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Cycle 1

Principal Investigator: Anisur Rahman, International Centre for Diarrhoeal Disease Research (icddr,b)
NIH-Supported Collaborator: Randall Kuhn, University of Denver
Title of NIH Award: Long-term Effects of Health and Development Interventions in Rural Bangladesh

Project Overview
Despite widespread poverty and malnutrition, the overall progress to achieving the MDGs for child (MDG 4) and maternal (MDG 5) health in Bangladesh is encouraging (NIPORT 2011). However, maintaining the pace of mortality reduction is challenging. Neonatal deaths contribute about 43% of under-five mortality, and the pace of neonatal mortality reduction is slow in comparison to post-neonatal and childhood mortality reduction. In the rural Matlab Upazila (sub-district) of Bangladesh, icddr,b has long maintained a health and demographic surveillance system (HDSS), operated a field hospital, and tested intensive in-home outreach and service delivery strategies on maternal and child health. In 2007, icddr,b introduced a successful model of integrated Maternal, Neonatal, and Child Health (MNCH) into its existing intensive treatment area associated with a 36% reduction of perinatal mortality within a short time frame. We propose to extend these services to the remaining part of Matlab where the population receives care from government health facilities similar to the remaining parts of the country.

The overall goal of this Maternal, Neonatal and Child Health Extension (MNCH-Ext) Project is to implement the available evidence-based maternal and neonatal interventions through a functional and responsive primary health care service delivery system to improve perinatal health in Matlab, Bangladesh.

Proposed study interventions are to strengthen the primary health care systems through addressing the health system building blocks such as: improving governance, human resources (training and quality improvement), ensuring supplies, improving the health delivery system (through established linkages), improving information systems, and working with people for creating demand for uptake of interventions. Upon strengthening the health system, evidence-based interventions related to maternal, neonatal and child health services will be offered. The impact of intervention will be evaluated further based on a nested case-referent study. The study populations are women of reproductive age residing in the selected area of two sub-districts (Matlab South and Matlab North) in Chandpur, Bangladesh.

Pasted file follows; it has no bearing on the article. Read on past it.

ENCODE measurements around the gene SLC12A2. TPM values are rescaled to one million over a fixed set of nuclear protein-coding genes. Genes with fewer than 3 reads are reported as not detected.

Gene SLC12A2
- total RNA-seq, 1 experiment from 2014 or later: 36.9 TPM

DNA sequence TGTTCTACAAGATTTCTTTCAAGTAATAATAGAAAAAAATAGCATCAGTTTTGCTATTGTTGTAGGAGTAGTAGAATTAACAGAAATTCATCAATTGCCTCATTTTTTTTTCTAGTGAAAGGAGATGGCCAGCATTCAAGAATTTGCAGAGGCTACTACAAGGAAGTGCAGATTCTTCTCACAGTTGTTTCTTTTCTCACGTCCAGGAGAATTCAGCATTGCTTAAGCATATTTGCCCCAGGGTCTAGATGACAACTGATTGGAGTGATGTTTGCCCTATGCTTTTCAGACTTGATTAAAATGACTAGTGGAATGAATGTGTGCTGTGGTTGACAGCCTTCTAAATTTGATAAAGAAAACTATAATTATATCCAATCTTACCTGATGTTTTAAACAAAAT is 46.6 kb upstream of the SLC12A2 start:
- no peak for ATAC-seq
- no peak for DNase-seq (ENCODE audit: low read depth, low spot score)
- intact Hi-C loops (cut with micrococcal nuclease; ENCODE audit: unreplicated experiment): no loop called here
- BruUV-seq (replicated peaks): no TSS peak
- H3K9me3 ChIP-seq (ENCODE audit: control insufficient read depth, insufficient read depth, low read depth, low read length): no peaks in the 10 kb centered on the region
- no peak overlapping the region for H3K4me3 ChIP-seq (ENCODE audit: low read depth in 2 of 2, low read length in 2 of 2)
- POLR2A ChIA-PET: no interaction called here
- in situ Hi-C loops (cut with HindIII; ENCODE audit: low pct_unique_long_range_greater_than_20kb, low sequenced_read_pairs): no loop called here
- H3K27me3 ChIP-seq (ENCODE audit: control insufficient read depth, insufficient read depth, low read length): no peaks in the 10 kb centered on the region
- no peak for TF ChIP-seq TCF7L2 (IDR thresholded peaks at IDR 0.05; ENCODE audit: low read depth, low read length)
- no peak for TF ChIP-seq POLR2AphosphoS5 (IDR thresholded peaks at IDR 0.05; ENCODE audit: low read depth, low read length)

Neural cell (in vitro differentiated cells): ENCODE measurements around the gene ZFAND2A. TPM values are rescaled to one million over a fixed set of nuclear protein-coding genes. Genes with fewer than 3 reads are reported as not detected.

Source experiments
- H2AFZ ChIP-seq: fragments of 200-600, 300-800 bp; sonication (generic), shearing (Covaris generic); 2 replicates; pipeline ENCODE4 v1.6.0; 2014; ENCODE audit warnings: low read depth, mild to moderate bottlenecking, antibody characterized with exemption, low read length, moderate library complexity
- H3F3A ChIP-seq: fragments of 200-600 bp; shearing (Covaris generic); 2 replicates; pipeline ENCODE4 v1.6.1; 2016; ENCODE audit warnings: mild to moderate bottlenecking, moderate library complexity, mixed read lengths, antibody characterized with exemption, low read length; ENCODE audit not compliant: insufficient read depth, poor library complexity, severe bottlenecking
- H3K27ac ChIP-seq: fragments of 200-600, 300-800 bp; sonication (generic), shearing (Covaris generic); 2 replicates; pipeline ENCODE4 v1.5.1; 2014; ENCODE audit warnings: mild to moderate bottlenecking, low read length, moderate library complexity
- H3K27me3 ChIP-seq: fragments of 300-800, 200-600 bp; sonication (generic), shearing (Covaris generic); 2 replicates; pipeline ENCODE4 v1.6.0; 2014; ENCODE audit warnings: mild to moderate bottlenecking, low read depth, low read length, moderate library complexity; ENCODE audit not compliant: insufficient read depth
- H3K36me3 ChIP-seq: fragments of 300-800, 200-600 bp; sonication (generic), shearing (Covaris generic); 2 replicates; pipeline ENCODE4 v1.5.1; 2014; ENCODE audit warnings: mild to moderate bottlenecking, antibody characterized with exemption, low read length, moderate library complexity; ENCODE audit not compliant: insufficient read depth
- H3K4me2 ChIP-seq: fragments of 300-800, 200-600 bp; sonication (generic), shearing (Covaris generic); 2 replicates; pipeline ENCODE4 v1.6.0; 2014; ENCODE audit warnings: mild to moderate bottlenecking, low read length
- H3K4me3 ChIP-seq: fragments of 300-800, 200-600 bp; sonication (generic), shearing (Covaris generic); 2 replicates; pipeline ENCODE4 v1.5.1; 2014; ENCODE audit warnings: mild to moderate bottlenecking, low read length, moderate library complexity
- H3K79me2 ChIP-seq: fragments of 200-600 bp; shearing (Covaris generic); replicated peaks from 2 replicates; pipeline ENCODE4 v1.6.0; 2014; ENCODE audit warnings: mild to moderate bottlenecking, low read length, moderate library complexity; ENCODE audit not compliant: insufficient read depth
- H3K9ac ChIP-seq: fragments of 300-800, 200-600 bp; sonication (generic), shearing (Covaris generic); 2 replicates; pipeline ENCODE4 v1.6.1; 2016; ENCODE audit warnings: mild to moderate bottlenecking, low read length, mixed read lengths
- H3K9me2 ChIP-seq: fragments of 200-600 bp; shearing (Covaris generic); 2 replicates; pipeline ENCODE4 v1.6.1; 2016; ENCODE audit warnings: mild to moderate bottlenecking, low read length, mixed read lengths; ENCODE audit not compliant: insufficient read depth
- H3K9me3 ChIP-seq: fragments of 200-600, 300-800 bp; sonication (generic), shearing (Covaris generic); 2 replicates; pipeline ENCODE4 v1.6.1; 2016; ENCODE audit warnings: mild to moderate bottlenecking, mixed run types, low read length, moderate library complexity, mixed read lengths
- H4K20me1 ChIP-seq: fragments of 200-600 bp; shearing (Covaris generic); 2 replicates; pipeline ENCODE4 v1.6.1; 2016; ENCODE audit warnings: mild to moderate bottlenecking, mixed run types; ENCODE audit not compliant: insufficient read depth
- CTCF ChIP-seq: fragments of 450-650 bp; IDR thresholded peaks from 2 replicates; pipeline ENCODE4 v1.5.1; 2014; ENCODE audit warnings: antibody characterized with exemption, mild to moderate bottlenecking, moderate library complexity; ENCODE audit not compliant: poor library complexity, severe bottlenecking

Public Health Impact:
This study will demonstrate that a successful service delivery model (family/community, outreach, facility) can be integrated into the existing government health system in a low cost sustainable way by strengthening that system to implement known, evidence-based interventions during pregnancy, delivery and post-natal periods.This will position the model for national scale-up to achieve Millennium Development Goals (MDGs) for maternal and child health in Bangladesh.

NIH Collaborator:
Randall Kuhn brings valuable expertise in program evaluation design and survey research to this study. The University of Denver has an ongoing collaboration with icddr,b on a 35-year evaluation of the earlier Matlab child health and family planning interventions, funded by NIH.

Health Cycle 1 Recipients